Polar vortex causes temperature drop

Joaquin Moreno
staff writer

Residents in the Northeast, Mid-Atlantic and Midwest experienced a blast of cold weather that reached to near-record low temperatures in the last week of January that went into the first day of February.

Parts of the US were affected by a weather phenomenon known as a polar vortex. According to the National Oceanic and Atmospheric Association, or NOAA, “A polar vortex is a low pressure area—a wide expanse of swirling cold air—that is parked in polar regions. During winter, the polar vortex at the North Pole expands, sending cold air southward.”

According to the BBC, cold air brought temperatures to near-record lows in places like Chicago, where the temperatures reached -55F. Parts of North Dakota reached -60F.

In places like Chicago, city officials kept train routes running by igniting fires on the train tracks to keep them warm and melt snow, the BBC said.

At least 16 fatalities occurred that were related to the cold snap that occurred during the week. Most victims, who were residents in the midwest, froze due to the extremely cold temperatures, CNN said.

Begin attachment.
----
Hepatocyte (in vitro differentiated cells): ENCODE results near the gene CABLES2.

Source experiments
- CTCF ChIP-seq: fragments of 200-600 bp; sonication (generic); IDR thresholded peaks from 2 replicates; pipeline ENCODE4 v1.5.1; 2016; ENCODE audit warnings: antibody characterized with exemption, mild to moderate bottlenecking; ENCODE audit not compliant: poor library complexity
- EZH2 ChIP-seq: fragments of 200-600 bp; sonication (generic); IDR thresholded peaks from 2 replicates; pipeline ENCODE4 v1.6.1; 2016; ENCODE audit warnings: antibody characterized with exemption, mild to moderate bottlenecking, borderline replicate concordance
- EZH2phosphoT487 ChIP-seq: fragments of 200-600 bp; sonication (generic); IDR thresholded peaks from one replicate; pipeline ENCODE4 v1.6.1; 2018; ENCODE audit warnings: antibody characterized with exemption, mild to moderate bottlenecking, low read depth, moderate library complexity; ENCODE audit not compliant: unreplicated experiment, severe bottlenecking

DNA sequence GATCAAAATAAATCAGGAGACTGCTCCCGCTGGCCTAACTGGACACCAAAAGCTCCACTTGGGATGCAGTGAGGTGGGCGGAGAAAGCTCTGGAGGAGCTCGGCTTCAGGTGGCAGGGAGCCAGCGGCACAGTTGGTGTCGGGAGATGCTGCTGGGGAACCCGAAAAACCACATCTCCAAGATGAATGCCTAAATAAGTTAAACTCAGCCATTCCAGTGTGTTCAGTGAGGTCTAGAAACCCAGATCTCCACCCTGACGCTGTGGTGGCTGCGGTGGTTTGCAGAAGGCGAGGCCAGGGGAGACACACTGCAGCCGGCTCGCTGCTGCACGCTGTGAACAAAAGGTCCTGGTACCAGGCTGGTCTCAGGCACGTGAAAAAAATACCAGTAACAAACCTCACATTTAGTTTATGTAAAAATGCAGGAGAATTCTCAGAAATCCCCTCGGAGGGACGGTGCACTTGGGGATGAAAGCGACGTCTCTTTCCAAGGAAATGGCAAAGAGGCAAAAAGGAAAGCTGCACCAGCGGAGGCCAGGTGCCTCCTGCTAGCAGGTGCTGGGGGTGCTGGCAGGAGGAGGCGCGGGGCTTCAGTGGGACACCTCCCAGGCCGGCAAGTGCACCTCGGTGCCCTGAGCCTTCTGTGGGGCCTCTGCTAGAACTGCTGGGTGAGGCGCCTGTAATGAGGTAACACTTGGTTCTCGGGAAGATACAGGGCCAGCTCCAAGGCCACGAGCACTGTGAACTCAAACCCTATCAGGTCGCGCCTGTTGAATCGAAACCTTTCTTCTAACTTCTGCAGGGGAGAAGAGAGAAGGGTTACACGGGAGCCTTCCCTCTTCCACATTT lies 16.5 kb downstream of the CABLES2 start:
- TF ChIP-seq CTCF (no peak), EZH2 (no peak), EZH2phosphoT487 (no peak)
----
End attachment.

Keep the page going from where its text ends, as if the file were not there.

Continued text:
Despite the cold hitting the midwest, some residents found ways to enjoy the day. Marquette, Mich., resident Daniel Schetter went surfing in the cold along Lake Superior. Schetter said to the Detroit Free Press, “I surf all year. There is no end of the season.”

While the DC region hadn’t reached temperatures so low, temperatures stil dipped to 2F, which, combined with snow and winter weather, prompted early releases, delays and school closures. Montgomery County and the school had a rough start to the new semester when the county made the decision to close schools on Wednesday. In addition, students were released early on Tuesday and Friday, and school opening was delayed on Thursday.

English teacher Anne Evans noted that the first week of the new semester started out rough for teachers. “It was very disruptive for the start of the new semester. Having those hurried classes, the 10 minute classes on Friday, just made it a bit more challenging,” Evans said. “I never really got to know the kids last week.”

Freshman Anthony Terselic wasn’t affected too much by last week’s cold. “I mostly just stayed at home and did homework and studied,” Terselic said. “The cold doesn’t really matter that much to me.”

Freshman Shrutha Venkatesan was not happy with what snow days bring when it comes to missed work. “I felt very stressed over the snow days because I feel that teachers place an unrealistic expectation on us to complete work during the snow days,” Venkatesan said.

Student weekend plans weren’t largely affected by the winter weather last week. “It was kind of annoying but really didn’t make that much of a difference,” Terselic said.

Teachers also enjoyed the days off. Evans didn’t have any weekend plans that were affected by the cold weather and found ways to enjoy it indoors. “When it’s that cold it’s fun in a weird way because you can hang out with your dogs and make some chili,” Evans said.

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